Ontario Lottery and Gaming Corporation (OLG), in partnership with Major League Baseball (MLB), is immortalising the 1934 Chatham Coloured All-Stars—the first all-Black team to win an Ontario Baseball Association Championship—in a very unique way. OLG and MLB are bringing the team’s memory back to life through baseball’s popular video game, MLB The Show 22.
OLG and MLB wants to draw attention to the important story of these baseball legends allowing their memory to live on through the global baseball community’s next generation.
Using the game’s team editor function, OLG’s creative agency partner The Hive recreated the Chatham Coloured All-Stars using historical photos and team artifacts. Family members of the team’s players, as well as the Black Historical Society of Chatham, were also consulted. The Hive then uploaded the 13-player roster to the game so anyone searching for the Chatham Coloured All-Stars in the game's Logo Vault and Player Vault can find and download the team roster and logo, and build the team themselves.
“OLG is extremely proud to be part of this effort with our MLB partners, to shine a spotlight on historical figures in our province who broke barriers and contributed to the betterment of our communities,” said Duncan Hannay, OLG’s president and CEO. “The Chatham Coloured All-Stars showed the world what it means to persevere in the face of adversity. It is an honour to help keep the team’s memory alive by introducing their story to as many people as possible, including a new generation of baseball fans. It’s part of OLG’s commitment to giving back to Ontario.”
“We wanted to make the team as accurate as possible,” said Ryan Speziale, an associate creative director at The Hive. “We knew Fergie Jenkins Sr. (father of Canadian MLB star Fergie Jenkins Jr.) threw and batted left-handed, for example, so we created him that way. We wanted to be as authentic as possible.”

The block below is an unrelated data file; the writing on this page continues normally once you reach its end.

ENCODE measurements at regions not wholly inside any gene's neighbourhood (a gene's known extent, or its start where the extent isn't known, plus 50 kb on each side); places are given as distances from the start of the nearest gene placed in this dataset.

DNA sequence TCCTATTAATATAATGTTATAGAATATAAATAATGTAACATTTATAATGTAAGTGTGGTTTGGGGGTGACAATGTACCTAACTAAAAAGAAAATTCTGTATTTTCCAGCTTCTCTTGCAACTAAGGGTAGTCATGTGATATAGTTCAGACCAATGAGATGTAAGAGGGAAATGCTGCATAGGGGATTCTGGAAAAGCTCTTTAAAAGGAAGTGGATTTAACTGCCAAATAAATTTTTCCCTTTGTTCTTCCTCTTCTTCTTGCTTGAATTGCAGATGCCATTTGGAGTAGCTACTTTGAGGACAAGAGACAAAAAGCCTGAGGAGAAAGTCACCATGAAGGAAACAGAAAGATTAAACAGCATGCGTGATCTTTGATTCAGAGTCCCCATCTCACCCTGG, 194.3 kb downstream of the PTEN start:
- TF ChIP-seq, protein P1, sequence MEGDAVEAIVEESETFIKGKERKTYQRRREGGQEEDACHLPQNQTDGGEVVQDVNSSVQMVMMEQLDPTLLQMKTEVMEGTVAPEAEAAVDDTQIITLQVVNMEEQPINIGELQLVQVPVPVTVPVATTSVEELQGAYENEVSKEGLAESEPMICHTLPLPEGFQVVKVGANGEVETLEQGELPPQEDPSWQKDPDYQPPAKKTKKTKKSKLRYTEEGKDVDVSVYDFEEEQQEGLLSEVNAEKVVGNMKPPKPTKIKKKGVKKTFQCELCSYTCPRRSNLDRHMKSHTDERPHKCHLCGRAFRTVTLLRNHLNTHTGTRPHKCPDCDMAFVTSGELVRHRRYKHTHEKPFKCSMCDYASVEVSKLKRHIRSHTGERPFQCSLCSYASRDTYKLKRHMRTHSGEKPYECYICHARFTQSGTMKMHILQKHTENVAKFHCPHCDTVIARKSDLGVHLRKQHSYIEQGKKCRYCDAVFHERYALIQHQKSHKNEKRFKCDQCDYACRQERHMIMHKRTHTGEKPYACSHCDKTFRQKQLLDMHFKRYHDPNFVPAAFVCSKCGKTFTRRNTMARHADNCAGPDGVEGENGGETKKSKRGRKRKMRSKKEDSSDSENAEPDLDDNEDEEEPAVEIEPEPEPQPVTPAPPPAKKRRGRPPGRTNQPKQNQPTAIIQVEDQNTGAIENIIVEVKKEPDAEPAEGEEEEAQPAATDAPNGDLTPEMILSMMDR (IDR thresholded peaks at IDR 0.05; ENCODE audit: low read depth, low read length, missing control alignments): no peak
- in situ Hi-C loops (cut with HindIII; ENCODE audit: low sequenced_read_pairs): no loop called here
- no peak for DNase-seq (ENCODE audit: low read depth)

OLG is also showcasing the Chatham Coloured All-Stars’ legacy through a short yet powerful film featuring the descendants of the legendary players. This poignant film, developed by The Hive and directed by LeSean Harris of Fela, provides an overview of the team’s history and the players’ perseverance through racism and the era’s other challenges. It also provides a behind-the-scenes look at the meticulous effort it took to recreate the team for the video game.
"We really felt the weight of how important this team is to the community and the family members the first time we spoke with them,” said Mike Albrecht, an Associate Creative Director at The Hive. “It added an extra layer of focus to make sure we were doing it right. It felt like there was a lot at stake. We wanted to make sure we told a historic story in the right way.”
As part of the celebration to commemorate this historic baseball team, Chatham-area residents were given a front row seat at the Field of Honour Charity baseball game on Sep. 24 at Fergie Jenkins Field in Chatham. This special event was open to the public and featured two baseball games played by the descendants of the former All-Star team. Legendary baseball player, Fergie Jenkins Jr., whose father played on the 1934 team, was also part of the celebrations. In addition, people who attended the event were given an opportunity to experience the video game for themselves.
“The Field of Honour is such an important event held in our hometown of Chatham. We honour the men who played throughout all the seasons with the Chatham Coloured All-Stars on that day and get their children, grandchildren, nieces, nephews, etc. to come honour their ancestors on the baseball diamond,” said Dorothy Wallace, President of the Chatham Kent Black Historical Society. “At the root of it, we are hoping to further share the story of the Chatham Coloured All-Stars and get the recognition they deserve. We are beyond thankful to all our supporters and so grateful to OLG and MLB for the project they will be sharing at this year’s game."
OLG is also supporting the efforts of the Chatham Kent Black Historical Society with a special cheque presentation of $25,000 for the organisation.